Sen. Cory Booker condemns DHS for revoking global entry cards for Muslim travelers


Sens. Cory Booker (D-N.J.) and Tom Carper (D-Del.) are leading a coalition of Senate Democrats in calling on Homeland Security Secretary John Kelly to disclose information and motives behind the department's revoking global entry status for Muslim travelers.

The joint letter is based on reports that American citizens and green card holders had their global entry status revoked without proper explanation a few weeks after President Donald Trump signed an executive order banning refugees and visa holders from six Muslim-majority countries. The Global Entry Program is operated by U.S. Customs Borders and Protection, under the jurisdiction of DHS, which allows expedited entry through customs checkpoints at U.S. airports to securely vetted travelers. 

Booker said in an email to Mic that the impetus behind the letter is to figure out if the the Trump administration is enacting in blatant religious and/or racial discrimination, but that can't happen unless DHS provides clear answers.

"It's deeply troubling if the Department of Homeland Security is discriminating against people, including American citizens, on the basis of religion," Booker said. "There may very well be an explanation for these disturbing reports, but we need clear answers from the department. Otherwise, I will remain concerned about potential violations of people's constitutional rights."

Reed Saxon/AP

In a letter obtained by Mic, Senate Democrats are calling on the department to release the number of individuals who had their global entry status revoked. The letter also asks the DHS to disclose the reasonings behind each individual's revocation. 

"Given the Trump administration has taken policy positions that are hostile towards immigrants and refugees, we are concerned by press reports alleging discrimination by DHS against members of the Arab and Muslim community," the senators wrote. The letter noted later on, "Reports indicate that more than two dozen people with Arab or Muslim-sounding names have come forward claiming their enrollment in Global Entry was revoked. This is wrong and unacceptable."

The letter is signed by Booker and Carper, as well as Sens. Tammy Duckworth (D-Ill.), Bernie Sanders (D-Vt.),  Ed Markey (D-Mass.), Chris Coons (D-Del.), Cardin (D-Md.) and Patrick Leahy (D-Vt.).

"The Fifth Amendment encompasses a guarantee of equal protection that prevents the federal government from discriminating against people based on suspect classes, such as religion," the senators wrote. "If DHS has removed people from the Global Entry Program because they have Muslim-sounding names, it would appear that the agency has violated the Fifth Amendment."

Robert McCaw, director of governmental affairs for the Council of American Islamic Relations, said the Muslim civil rights group welcomes the move.

"We welcome [the query]," McCaw said over the phone. "These Senate offices responded to the civil rights concerns of their Muslim-American constituents. New Jersey has the fifth highest count of mosques in the United States. Sen. Booker is responding to the concerns of his constituents and that's what a good elected official does."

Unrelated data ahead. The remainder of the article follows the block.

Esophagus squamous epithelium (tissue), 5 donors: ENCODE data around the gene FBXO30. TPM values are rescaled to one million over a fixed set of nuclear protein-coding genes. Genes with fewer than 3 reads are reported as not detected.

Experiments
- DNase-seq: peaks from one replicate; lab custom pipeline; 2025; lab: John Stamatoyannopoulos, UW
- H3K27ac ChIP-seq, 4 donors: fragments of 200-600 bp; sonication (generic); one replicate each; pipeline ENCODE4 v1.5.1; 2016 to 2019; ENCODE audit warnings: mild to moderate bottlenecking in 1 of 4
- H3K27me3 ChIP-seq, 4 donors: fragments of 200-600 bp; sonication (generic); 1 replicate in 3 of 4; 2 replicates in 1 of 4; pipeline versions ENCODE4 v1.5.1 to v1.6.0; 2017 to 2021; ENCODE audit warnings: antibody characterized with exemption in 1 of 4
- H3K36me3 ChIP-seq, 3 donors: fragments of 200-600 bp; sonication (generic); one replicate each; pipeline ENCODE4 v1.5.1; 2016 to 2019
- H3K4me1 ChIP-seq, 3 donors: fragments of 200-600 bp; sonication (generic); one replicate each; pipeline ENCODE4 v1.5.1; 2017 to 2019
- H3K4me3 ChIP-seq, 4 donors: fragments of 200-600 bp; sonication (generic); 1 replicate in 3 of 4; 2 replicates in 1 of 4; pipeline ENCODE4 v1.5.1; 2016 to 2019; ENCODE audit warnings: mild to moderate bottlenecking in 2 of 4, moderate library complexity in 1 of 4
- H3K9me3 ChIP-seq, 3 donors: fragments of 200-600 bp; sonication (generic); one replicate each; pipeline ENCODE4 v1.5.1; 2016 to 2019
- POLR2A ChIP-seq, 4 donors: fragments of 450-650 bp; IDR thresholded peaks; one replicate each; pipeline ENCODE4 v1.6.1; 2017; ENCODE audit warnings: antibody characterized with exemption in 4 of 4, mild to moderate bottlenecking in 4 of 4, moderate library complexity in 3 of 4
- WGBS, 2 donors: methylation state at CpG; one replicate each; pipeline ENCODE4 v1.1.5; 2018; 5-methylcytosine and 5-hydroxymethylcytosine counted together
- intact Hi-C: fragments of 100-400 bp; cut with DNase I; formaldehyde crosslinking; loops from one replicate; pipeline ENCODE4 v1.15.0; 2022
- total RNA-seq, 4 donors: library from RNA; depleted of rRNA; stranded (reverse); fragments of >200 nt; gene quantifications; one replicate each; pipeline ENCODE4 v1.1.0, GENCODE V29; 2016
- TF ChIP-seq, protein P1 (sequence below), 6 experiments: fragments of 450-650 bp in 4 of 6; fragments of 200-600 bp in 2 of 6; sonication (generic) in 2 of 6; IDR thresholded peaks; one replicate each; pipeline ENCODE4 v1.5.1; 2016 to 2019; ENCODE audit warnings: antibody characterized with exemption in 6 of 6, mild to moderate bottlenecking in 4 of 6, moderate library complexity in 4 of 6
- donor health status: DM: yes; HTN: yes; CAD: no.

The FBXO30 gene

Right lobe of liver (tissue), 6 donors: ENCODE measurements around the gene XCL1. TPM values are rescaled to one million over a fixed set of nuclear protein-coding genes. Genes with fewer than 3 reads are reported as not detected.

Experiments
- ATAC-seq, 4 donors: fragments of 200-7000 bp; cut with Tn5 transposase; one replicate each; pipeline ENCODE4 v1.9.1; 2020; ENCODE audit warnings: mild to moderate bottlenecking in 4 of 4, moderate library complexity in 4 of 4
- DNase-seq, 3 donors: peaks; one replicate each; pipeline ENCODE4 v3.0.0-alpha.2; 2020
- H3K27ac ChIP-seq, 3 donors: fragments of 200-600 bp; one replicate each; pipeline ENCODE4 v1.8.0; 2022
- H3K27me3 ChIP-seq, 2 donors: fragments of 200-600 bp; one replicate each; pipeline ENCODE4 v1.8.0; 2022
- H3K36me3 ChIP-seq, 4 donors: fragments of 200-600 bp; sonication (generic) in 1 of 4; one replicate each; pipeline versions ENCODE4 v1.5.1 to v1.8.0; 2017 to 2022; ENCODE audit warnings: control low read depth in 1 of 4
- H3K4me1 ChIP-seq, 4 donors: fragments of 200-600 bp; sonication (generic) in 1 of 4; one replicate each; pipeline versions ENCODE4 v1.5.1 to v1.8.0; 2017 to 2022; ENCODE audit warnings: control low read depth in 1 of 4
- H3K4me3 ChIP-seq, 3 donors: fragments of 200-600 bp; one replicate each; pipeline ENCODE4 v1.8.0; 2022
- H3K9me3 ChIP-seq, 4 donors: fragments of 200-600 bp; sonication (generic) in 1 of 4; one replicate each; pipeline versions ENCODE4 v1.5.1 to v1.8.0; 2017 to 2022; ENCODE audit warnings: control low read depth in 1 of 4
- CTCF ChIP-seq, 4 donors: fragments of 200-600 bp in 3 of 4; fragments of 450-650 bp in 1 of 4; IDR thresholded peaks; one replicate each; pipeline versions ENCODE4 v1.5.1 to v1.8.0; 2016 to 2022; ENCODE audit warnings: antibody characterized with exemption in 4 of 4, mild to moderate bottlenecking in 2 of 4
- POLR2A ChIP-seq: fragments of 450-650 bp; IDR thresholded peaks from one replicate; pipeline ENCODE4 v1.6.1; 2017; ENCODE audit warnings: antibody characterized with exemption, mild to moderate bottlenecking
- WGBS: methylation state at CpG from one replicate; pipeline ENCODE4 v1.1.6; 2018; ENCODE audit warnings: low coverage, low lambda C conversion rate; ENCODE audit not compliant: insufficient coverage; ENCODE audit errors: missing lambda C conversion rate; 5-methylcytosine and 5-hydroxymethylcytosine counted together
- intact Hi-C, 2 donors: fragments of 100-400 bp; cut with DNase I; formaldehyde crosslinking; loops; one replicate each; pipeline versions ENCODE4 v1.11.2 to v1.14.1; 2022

Andres Kudacki/AP

For months, Booker has been advocating on behalf of Muslim constituents in New Jersey. In February, Booker — a member of the Senate Foreign Relations Committee — held a private briefing with New Jersey's local Muslim leaders and their congressional delegations where concerns over global entry revocations were voiced, McCaw said. 

Booker and Carper's letter to Kelly and the DHS is the duo's most recent pushback to the Trump administration's efforts to erode the rights of immigrants, people of color, and Muslims. On Feb. 3, Booker and Carper introduced the PROTECT Immigration ACT to prevent police departments from enforcing federal immigration laws as an effort to resist Trump's travel ban. Then on March 8, after Trump signed his revised travel ban, Booker and Carper introduced legislation to nullify a clause in the 1965 Immigration and Nationality Act that would give the sitting president power to ban immigrants based on national origin.

Seth Wenig/AP

McCaw doesn't expect to see a valid explanation or comply with all requests listed in the letters signed by Senate Democrats, but believes it will bring necessary public awareness on questionable policies and practices within the Trump administration.

"Agency responses to inquiries are typically vague and are done so on purpose," McCaw said. "However, I think this letter could get a good response, because if anything, it puts [the Trump administration] on notice that Congress is watching and that will curbs bad policies and motives in federal agencies."

On Tuesday, the American Arab Anti-Discrimination Committee and immigration attorneys Greg Siskind and Andrew Free filed a FOIA lawsuit against DHS. The complaint demands DHS to release the names and numbers of individuals who had their global entry status revoked since Trump enacted the travel ban, as well as, any internal policy or memo that pertains to the revocations.